When Microsoft vaguely revealed last year that Windows 10 would run on Internet of Things (IoT) devices, my mind turned to Intel’s Galileo boards and Arduino. But with today’s announcement about the Raspberry Pi 2 supporting a free version of Windows 10, Microsoft has snagged a part of what is arguably the most successful IoT development board.
If you’re familiar with these products, Raspberry Pi is a very small form factor single-board computer that was originally designed to help facilitate inexpensive basic computer science education. It’s basically a system-on-a-chip (SoC) design with a small logic board providing video-out, RAM, storage, networking, and USB peripheral expansion. And while such products—and related products like Galileo and Arduino—were aimed at education originally, where they’ve really taken off is in the makers/enthusiast community.
Raspberry Pi 2 is the latest version of this board, and it costs just $35. Raspberry Pi founder and CEO Eben Upton says that the version sports a 900 MHz quad-core ARM Cortex-A7 CPU, which is about 6 times faster than the processor in the previous version, and is part of a new Broadcom BCM2836 SoC. It also features 1 GB of LPDDR2 SDRAM, and offers “complete compatibility with Raspberry Pi 1.” That latter bit means that the board is identical to the previous Pi—all of the connectors are in the same place and have the same functionality, and it uses the same power supply—and that it will run ARM GNU/Linux distributions, like Snappy Ubuntu Core, as before. But it will also run Windows 10.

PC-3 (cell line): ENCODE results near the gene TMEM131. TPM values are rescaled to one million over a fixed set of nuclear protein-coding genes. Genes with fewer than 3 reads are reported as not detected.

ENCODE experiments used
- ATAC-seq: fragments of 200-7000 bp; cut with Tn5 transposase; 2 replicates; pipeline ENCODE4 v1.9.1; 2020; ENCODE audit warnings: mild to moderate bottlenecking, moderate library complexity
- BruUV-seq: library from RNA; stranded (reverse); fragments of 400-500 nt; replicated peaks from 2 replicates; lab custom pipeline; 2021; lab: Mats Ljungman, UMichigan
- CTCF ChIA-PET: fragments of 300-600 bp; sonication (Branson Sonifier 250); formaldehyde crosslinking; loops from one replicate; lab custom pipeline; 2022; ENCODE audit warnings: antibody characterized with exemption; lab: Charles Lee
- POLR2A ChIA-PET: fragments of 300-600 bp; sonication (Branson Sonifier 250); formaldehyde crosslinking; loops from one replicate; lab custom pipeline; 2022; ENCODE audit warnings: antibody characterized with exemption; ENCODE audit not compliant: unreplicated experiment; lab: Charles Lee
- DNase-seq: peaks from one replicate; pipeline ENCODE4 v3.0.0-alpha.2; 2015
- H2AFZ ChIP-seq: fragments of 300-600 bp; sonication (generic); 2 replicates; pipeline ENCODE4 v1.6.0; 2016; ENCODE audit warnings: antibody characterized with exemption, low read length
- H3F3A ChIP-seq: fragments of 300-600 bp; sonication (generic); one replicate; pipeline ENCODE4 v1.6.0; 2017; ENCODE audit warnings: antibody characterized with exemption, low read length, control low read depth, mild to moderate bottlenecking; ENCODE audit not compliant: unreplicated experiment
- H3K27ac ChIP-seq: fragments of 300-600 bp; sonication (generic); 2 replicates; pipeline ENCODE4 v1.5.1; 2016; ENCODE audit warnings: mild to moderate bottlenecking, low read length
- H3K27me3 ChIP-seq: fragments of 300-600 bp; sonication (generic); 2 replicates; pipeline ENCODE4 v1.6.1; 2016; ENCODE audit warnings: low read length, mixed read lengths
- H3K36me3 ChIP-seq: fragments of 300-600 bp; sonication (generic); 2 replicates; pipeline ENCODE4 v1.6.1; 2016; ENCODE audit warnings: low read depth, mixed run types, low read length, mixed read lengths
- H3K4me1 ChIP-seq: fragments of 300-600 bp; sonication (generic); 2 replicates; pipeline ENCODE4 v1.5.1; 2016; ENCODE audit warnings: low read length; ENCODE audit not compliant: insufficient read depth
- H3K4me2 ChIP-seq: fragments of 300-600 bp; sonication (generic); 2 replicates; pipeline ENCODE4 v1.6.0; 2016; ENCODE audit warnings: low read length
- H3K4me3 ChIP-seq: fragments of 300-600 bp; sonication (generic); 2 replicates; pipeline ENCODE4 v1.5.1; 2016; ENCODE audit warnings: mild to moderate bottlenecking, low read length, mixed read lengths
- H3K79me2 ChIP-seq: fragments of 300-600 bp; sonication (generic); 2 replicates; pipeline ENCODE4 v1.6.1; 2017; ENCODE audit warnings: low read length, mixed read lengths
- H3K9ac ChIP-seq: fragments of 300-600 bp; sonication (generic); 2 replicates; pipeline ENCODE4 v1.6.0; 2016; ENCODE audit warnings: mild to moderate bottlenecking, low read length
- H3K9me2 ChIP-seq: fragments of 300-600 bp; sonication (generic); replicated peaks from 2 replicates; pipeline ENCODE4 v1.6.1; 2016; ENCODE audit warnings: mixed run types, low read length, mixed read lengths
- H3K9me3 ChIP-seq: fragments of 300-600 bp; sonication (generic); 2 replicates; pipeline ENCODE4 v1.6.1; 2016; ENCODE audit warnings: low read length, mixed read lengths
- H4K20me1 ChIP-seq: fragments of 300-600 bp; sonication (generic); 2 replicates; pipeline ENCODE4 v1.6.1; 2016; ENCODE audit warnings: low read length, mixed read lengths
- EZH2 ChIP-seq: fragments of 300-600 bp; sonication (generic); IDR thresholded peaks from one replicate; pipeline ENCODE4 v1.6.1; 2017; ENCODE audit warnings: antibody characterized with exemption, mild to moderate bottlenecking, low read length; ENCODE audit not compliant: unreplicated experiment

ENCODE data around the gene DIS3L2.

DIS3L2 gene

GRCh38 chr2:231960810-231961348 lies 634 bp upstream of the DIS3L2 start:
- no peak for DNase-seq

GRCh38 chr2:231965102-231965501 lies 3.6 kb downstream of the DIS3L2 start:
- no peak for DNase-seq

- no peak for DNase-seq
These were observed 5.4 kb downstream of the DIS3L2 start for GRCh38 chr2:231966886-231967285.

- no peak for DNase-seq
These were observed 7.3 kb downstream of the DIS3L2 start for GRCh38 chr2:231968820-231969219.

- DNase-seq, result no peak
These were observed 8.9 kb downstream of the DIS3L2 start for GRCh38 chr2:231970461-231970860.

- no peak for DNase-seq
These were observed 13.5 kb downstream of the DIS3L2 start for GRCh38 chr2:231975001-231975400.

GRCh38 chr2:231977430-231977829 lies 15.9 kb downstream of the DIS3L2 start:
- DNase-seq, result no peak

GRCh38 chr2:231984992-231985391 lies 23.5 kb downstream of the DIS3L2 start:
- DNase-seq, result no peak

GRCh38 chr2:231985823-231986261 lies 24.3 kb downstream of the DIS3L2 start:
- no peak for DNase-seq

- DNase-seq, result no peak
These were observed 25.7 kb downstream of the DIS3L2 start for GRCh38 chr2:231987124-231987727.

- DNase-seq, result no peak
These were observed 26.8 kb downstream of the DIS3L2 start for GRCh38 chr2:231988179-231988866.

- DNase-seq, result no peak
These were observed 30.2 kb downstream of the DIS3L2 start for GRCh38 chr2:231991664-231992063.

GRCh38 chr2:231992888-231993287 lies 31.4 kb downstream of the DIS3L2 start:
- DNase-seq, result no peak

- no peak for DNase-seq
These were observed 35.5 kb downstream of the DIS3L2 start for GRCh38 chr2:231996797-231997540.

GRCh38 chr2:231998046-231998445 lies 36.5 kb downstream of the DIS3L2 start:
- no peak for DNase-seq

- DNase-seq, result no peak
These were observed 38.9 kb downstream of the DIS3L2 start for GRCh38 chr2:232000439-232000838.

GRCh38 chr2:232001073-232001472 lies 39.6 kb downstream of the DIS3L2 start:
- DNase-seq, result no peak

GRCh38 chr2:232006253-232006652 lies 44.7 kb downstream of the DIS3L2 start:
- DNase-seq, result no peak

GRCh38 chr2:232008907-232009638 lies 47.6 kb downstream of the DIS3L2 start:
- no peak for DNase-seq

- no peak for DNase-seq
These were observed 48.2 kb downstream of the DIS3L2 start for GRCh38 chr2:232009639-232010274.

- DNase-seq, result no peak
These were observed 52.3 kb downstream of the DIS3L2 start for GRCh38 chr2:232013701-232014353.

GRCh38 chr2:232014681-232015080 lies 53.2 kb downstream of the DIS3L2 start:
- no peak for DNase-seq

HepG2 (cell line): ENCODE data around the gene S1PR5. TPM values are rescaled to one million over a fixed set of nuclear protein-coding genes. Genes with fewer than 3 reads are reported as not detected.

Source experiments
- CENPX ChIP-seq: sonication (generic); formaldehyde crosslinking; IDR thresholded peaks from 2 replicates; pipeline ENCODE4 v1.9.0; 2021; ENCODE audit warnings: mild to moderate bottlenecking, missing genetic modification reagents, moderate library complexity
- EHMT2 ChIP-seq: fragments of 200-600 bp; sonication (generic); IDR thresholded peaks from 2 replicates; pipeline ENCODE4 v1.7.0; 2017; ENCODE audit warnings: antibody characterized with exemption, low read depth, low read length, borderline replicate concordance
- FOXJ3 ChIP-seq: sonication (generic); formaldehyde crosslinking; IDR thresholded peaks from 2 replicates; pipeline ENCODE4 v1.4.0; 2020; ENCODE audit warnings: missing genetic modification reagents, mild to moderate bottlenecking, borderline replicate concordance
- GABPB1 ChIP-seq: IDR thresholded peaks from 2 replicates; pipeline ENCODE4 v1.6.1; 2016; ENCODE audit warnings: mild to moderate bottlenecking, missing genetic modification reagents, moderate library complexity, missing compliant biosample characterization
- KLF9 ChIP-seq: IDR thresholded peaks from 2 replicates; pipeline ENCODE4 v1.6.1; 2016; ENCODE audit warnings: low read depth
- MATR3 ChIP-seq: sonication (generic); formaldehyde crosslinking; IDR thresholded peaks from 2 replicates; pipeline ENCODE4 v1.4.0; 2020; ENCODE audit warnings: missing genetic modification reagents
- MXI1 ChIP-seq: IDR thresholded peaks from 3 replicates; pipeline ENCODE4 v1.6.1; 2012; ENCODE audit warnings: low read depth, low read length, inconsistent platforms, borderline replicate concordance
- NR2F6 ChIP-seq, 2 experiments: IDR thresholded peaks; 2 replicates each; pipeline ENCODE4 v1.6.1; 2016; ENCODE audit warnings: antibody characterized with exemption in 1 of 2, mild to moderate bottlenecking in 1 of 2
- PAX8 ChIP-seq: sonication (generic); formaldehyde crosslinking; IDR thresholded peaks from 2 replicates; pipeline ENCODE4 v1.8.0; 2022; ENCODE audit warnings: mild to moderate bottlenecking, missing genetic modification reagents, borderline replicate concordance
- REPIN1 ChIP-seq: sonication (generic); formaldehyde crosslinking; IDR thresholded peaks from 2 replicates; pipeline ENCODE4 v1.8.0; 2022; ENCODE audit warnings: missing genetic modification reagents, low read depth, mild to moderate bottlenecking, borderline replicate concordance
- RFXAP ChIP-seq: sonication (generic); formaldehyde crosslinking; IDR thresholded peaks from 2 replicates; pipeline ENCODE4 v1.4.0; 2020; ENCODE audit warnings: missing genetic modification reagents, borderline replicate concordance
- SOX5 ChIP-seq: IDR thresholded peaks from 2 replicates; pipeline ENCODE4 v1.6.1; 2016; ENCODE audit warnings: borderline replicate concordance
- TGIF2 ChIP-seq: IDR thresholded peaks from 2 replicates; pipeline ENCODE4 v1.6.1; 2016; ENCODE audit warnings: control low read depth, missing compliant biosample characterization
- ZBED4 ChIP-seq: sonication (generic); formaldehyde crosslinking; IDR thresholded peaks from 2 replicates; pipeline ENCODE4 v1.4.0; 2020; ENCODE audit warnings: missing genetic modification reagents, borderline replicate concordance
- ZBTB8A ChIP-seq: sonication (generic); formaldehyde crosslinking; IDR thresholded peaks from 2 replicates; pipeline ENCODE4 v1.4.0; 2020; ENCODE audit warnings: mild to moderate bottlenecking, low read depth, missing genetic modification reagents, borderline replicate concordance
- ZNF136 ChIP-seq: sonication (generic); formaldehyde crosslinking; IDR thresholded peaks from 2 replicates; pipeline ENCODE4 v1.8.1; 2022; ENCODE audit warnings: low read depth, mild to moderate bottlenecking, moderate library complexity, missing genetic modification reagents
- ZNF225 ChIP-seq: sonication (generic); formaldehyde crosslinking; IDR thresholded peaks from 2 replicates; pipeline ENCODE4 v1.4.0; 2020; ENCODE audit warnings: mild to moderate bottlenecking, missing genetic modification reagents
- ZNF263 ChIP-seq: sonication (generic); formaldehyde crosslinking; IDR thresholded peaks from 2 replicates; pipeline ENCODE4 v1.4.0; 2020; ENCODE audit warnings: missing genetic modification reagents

That is news.
As is this: The Raspberry Pi 2-compatible version of Windows 10 will be available for free for the Maker community through the Windows Developer Program for IoT.
“We are excited about our partnership with the Raspberry Pi Foundation and delivering a version of Windows 10 that supports Raspberry Pi 2, and we will be sharing more details about our Windows 10 plans for IoT in the coming months,” a Microsoft posting notes.
What’s not clear is “what” version of Windows 10 Rhaspberry Pi will get. Mary Jo Foley speculates—correctly, I think—that it will be a custom version for this platform, and I actually do think that’s how Microsoft will support many popular IoT platforms. That is, this won’t be a “stock” Windows 10 version like Windows 10 “mobile” (phones and small tablets) or the x86 Windows 10 versions that head out to bigger tablets and PCs.
But Build 2015 is two months away. Clearly, we’ll find out a lot more at this developer-focused show, if not before. In the meantime, head on over to Microsoft’s Windows Developer Program for IoT to join up and find out more.
And don’t forget you can buy Raspberry Pi 2 today for $35. If you’re in the US, head over to element14 to get yours as soon as possible. Or elsewhere, you can try RS Components.
Tagged with Windows 10 Development